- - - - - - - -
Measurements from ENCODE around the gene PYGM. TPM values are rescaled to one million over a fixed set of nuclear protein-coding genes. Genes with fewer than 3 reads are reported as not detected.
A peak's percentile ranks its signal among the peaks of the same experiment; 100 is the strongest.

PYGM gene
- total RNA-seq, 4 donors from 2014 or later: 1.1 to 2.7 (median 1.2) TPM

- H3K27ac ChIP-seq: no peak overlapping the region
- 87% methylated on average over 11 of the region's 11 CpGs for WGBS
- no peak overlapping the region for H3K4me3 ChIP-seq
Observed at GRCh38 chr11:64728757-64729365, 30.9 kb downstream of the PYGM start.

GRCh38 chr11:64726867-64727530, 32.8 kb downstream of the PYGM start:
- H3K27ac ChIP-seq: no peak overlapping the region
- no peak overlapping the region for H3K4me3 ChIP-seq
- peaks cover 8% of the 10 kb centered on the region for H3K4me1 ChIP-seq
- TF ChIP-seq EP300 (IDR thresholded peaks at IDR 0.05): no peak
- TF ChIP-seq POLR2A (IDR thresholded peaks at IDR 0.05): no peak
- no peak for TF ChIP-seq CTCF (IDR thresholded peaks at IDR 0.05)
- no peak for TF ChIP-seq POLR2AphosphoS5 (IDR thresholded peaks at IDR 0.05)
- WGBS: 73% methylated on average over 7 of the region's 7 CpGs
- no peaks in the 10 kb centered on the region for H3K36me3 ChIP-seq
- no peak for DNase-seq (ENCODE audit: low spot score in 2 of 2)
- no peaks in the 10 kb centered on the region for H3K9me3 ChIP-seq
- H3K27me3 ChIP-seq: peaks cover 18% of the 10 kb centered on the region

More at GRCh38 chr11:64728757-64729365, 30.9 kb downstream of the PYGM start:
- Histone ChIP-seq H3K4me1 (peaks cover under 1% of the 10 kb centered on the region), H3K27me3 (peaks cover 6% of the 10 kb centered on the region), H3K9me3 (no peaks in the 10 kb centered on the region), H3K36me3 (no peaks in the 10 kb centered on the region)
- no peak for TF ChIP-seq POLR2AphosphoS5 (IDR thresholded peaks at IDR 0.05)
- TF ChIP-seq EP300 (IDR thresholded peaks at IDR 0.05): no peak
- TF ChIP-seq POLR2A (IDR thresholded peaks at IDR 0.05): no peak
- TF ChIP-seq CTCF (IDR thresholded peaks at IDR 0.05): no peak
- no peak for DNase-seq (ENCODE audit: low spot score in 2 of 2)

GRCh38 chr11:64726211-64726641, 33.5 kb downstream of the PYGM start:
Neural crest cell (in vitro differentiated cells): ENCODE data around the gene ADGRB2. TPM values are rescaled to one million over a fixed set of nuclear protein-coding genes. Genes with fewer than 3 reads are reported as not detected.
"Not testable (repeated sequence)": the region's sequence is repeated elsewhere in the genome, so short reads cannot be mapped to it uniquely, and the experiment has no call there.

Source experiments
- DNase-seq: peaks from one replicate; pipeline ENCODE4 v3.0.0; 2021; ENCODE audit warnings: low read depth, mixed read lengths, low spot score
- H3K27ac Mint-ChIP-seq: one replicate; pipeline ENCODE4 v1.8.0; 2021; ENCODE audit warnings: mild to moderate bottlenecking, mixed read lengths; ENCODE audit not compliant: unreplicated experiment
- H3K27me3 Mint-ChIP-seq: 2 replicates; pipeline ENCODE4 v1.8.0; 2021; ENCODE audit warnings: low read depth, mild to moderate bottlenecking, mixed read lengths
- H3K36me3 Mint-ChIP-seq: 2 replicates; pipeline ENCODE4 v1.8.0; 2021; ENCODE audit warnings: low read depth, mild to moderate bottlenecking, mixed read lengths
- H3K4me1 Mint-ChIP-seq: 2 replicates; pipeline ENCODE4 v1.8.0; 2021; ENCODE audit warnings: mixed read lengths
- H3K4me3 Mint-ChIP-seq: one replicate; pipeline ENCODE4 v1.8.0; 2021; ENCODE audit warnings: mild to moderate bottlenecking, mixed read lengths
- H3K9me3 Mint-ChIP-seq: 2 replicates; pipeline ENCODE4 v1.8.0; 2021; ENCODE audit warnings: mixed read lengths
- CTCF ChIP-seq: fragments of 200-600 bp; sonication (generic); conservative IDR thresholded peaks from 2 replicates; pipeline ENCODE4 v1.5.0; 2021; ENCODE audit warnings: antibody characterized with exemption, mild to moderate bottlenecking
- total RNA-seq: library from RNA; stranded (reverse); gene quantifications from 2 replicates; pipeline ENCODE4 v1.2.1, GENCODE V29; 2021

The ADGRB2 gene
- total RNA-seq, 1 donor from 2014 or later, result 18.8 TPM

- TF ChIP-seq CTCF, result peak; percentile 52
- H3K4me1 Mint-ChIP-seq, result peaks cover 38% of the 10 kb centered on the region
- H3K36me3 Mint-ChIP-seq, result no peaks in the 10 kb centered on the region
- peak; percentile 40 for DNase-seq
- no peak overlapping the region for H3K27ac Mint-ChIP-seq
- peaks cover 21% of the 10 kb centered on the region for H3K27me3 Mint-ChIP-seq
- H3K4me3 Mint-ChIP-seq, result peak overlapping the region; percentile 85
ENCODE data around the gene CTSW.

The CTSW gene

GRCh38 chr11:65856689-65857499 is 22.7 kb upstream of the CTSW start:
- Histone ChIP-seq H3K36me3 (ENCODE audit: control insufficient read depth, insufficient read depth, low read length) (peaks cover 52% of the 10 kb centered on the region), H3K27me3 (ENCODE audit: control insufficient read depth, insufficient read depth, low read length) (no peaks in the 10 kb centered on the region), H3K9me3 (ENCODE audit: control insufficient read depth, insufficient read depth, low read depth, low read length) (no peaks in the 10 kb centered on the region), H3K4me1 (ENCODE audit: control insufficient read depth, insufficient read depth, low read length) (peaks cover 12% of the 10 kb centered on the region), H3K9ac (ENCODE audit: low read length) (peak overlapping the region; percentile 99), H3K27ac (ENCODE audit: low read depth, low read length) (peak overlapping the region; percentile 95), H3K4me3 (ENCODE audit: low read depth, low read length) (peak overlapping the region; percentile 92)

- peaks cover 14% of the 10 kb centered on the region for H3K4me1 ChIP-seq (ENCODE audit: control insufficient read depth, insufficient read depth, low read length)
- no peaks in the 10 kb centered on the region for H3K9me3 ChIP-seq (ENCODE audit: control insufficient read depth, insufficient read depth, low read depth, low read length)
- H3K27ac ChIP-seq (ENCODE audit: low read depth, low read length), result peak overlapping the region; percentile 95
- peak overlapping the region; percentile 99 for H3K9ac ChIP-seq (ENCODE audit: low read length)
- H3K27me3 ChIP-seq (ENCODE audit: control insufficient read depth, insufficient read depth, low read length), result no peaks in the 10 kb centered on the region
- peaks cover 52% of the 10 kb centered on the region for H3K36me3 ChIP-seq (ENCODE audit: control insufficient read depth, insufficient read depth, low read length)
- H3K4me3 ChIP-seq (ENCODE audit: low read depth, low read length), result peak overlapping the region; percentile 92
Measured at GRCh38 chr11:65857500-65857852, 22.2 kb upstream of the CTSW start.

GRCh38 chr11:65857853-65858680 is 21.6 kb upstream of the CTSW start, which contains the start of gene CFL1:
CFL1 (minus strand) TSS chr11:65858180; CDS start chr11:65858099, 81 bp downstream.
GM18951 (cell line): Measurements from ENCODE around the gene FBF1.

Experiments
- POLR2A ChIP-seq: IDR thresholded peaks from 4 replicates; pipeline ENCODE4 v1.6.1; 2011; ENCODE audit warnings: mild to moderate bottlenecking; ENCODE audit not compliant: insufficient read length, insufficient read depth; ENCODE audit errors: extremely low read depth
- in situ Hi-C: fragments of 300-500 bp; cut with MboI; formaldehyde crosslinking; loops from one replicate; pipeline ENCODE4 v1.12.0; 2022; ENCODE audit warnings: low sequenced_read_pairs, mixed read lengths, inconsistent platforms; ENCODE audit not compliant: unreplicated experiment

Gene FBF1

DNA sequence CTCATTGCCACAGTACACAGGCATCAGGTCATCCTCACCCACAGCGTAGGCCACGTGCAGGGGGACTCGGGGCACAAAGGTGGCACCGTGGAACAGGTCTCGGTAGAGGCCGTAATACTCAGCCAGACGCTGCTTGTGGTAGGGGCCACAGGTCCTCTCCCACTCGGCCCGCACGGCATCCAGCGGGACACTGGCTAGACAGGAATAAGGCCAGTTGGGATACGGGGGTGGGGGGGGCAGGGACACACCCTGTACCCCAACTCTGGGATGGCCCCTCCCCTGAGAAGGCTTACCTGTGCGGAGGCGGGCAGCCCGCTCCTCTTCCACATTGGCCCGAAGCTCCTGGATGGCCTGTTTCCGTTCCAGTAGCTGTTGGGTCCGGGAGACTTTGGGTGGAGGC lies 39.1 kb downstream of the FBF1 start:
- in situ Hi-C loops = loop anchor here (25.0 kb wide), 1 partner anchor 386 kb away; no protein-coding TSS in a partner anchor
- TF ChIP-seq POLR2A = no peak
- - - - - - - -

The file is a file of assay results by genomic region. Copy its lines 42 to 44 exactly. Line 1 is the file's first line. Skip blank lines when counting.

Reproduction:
The ADGRB2 gene
- total RNA-seq, 1 donor from 2014 or later, result 18.8 TPM

- TF ChIP-seq CTCF, result peak; percentile 52